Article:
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Opinion: Mandela and Obama: The Saint and The Sinner


Publishing Date: 7/25/2018 1:00 PM

By: Professor Adekeye Adebajo

What is often lacking in South Africa's political discourse is a sense of proportion. Some of the histrionic reactions to former US president, Barack Obama, delivering the centenary Nelson Mandela lecture in Johannesburg last week, were beyond absurd. That the most powerful black man in the history of civilisation could not honour the most famous black man that ever lived, was simply preposterous. Such critics were mute when former United States (US) president, Bill Clinton, and former United Nations (UN) Secretary-General, Kofi Annan – who had both failed to respond courageously to the 1994 Rwandan genocide – as well as Ellen Johnson Sirleaf, the former Liberian president - who had financially supported the warlord, Charles Taylor, at the start of the country's civil war - delivered the Mandela lecture. Does Clinton really have more legitimacy to deliver such a lecture than Obama?

Both Mandela and Obama were the first black presidents of their countries; both were Nobel peace laureates; both greatly admired Mahatma Gandhi; both were tall, lanky lawyers; and both set up foundations named after them. But whereas Mandela was the saint, spending 27 years in jail for his beliefs, before acting as a black Moses in leading his people to the promised land of liberation; Obama, in contrast, was the sinner, the sorcerer and false prophet, Elymas, who led his people into a barren wilderness.

Obama lacked the courage of his conviction and effectively became a servant of Empire: he militarised US policy towards Africa and rendered Libya anarchic and acephalous in the misguided 2011 North Atlantic Treaty Organisation (NATO) "regime change" intervention. He also unleashed drone warfare in Afghanistan, Pakistan, Somalia, and Mali which killed an estimated 3,500 people, including many innocent civilians. Despite claiming to be promoting "strong institutions rather than strong men," he supported the military autocracy of Egypt's Abdel Fattah el-Sisi with an annual $1 billion.

More positively, Obama achieved a landmark health-care bill, restored diplomatic relations with Cuba, and reached a historic nuclear deal with Iran: all three achievements that are now being unravelled by his belligerent successor, Donald Trump. Mandela's saintliness   has also sometimes been questioned. He could be intolerant of criticism – as the sacking from his cabinet of Pallo Jordan and Bantu Holomisa demonstrated. As the national high priest of reconciliation, "Madiba" (Mandela's clan name) has also, more recently, been accused of failing to address South Africa's racially-skewed structural inequalities, and of instead forgiving South Africa's former white oppressors without a proper penance or reparation.  Mandela also disastrously linked his name to that of the grotesque and brutal nineteenth century imperialist, Cecil Rhodes, in the Mandela Rhodes Foundation of 2002.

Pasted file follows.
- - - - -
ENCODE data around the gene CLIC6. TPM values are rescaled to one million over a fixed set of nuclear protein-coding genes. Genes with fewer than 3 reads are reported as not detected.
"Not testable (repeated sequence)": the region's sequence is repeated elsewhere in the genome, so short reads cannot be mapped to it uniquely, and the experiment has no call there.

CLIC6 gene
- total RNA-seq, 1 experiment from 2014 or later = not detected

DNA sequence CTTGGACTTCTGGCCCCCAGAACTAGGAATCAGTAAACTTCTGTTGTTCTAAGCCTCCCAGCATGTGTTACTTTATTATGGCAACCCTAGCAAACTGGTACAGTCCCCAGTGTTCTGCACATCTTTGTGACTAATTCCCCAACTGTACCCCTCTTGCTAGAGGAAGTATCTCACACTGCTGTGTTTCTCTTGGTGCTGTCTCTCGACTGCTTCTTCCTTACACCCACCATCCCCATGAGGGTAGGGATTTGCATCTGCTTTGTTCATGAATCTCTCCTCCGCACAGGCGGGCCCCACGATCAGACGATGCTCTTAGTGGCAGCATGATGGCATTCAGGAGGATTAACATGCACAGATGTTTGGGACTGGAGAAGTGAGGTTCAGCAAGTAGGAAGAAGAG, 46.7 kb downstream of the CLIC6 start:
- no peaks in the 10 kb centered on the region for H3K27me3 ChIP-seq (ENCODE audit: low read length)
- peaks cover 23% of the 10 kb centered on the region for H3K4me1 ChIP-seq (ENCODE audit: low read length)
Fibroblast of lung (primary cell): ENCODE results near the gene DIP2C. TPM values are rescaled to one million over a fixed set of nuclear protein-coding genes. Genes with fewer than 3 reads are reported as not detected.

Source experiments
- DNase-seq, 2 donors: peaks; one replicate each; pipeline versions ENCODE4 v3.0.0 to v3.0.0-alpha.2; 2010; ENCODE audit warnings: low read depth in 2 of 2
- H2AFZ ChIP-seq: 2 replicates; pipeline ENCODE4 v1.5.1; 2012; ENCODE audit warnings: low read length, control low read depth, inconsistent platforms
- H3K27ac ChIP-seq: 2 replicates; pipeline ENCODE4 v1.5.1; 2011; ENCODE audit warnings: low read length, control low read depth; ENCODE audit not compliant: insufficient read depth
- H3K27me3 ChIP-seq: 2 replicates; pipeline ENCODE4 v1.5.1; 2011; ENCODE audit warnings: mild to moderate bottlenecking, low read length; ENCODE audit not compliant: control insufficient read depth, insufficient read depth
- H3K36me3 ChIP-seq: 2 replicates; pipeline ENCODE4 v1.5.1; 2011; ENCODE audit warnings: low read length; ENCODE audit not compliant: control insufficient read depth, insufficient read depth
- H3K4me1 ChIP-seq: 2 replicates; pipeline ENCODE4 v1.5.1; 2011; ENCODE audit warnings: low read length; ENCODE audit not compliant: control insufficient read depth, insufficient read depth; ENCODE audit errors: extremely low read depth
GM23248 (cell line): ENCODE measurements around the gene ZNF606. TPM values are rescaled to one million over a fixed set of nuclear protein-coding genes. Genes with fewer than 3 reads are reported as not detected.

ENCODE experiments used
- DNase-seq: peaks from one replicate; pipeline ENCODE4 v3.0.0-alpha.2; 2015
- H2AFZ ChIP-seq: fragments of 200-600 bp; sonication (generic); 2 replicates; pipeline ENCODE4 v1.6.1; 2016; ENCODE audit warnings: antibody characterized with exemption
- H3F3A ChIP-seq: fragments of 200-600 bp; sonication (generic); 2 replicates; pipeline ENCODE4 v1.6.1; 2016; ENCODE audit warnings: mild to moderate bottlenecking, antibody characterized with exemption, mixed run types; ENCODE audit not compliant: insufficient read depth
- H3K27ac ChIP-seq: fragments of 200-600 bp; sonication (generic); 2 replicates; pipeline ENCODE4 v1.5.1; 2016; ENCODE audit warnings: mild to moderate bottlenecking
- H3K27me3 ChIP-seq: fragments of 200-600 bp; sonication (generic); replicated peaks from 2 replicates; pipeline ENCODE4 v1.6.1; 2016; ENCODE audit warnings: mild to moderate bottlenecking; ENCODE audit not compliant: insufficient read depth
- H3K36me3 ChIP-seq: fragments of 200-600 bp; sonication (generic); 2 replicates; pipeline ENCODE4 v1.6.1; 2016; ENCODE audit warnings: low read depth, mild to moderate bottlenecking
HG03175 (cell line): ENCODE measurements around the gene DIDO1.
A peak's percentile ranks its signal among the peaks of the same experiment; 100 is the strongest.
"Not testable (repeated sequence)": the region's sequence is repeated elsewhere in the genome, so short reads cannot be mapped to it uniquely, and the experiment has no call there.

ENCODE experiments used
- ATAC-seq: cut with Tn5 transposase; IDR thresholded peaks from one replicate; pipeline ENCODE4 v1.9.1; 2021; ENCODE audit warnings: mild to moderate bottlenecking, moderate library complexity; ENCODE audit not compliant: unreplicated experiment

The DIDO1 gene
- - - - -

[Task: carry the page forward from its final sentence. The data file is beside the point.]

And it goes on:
Obama had delivered the most eloquent eulogy at Mandela's memorial service in Johannesburg in December 2013, describing him as "a giant of history, who moved a nation towards justice, and in the process moved billions around the world…the last great liberator of the 20th century." His Mandela lecture in Johannesburg was, in contrast, disappointingly policy-wonkish and uninspirational. In a clear dig at his nativist successor as US president, Obama started by bemoaning the "strange and uncertain times" and "head-spinning headlines" of the current age. He noted that Mandela symbolised the "universal aspirations of dispossessed people all over the world," acknowledging that Madiba had inspired him to become a political activist to fight against social injustice in the late 1970s. Obama praised the "grace and generosity" with which Mandela had embraced his former enemies, and the wisdom he demonstrated in stepping down after only one presidential term.

But most of Obama's speech presented a broad historical sweep of the major social movements and developments in world history: democracy, decolonisation, civil rights, technology, globalisation, trans-national terror. His central message was a staunch defence of liberal democracy as the only accountable system, in contrast to zero-sum nationalism, Chinese autocratic mercantilism, and strongman rule in Russia and beyond that could lead to conflicts. He criticised the "politics of populism," and continuously stressed the need to protect a free press in order to safeguard democracy.

Obama further condemned the promotion of anti-intellectualism and a denial of science and facts, in another unsubtle dig at his presidential successor. He was particularly scathing in lambasting the "explosion in economic inequality" and the avaricious perverseness of a few dozen billionaires controlling more wealth than 75% of the global population. He called instead for more human solidarity from the super-rich, and a greater awareness of the impact of their decisions on the poorest segments of society. Obama thus advocated an inclusive market-based system in which wealth was more equitably distributed.   He championed Mandela's lesson in recognising a common humanity in the spirit of Ubuntu.

As the Johannesburg sun set on Obama's Mandela lecture, it was interesting to contrast the legacies of two of the most powerful and influential black figures in world history: one a saint, the other a sinner.  

Professor Adekeye Adebajo is Director of the Institute for Pan-African Thought and Conversation at the University of Johannesburg in South Africa.